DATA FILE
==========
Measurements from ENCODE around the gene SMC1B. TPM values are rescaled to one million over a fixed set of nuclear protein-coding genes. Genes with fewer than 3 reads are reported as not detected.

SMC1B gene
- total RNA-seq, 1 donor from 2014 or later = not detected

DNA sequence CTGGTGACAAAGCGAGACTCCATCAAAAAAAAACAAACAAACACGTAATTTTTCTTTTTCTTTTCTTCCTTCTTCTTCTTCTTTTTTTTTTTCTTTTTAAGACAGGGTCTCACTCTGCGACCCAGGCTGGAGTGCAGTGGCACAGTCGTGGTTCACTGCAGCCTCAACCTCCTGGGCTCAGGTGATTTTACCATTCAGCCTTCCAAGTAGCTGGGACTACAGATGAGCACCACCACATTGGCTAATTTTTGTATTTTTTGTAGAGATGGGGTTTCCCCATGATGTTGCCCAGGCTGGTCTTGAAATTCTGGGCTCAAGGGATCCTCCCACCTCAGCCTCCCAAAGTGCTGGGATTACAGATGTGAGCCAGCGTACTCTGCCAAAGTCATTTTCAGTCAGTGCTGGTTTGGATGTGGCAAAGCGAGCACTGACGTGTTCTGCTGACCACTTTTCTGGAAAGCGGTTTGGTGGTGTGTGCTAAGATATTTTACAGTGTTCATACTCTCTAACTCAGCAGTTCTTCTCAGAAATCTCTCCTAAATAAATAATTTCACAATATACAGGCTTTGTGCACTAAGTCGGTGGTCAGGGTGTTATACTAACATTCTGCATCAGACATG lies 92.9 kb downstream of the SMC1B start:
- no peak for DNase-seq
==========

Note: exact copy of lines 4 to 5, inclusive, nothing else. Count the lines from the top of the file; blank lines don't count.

DNA sequence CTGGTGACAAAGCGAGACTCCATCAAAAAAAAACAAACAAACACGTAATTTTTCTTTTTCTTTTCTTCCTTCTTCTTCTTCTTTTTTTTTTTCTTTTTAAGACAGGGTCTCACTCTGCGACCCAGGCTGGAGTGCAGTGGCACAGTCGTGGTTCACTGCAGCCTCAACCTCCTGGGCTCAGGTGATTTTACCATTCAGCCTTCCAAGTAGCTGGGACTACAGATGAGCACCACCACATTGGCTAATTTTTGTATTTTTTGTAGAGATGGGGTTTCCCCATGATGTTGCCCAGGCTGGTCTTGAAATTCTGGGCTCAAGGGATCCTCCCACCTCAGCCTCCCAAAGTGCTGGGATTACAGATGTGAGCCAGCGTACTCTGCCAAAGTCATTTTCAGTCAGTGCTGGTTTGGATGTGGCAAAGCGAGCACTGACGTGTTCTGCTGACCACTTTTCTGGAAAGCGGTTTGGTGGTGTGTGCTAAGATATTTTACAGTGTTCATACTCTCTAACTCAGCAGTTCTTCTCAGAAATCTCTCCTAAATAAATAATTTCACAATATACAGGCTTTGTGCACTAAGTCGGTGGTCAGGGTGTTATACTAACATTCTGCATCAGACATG lies 92.9 kb downstream of the SMC1B start:
- no peak for DNase-seq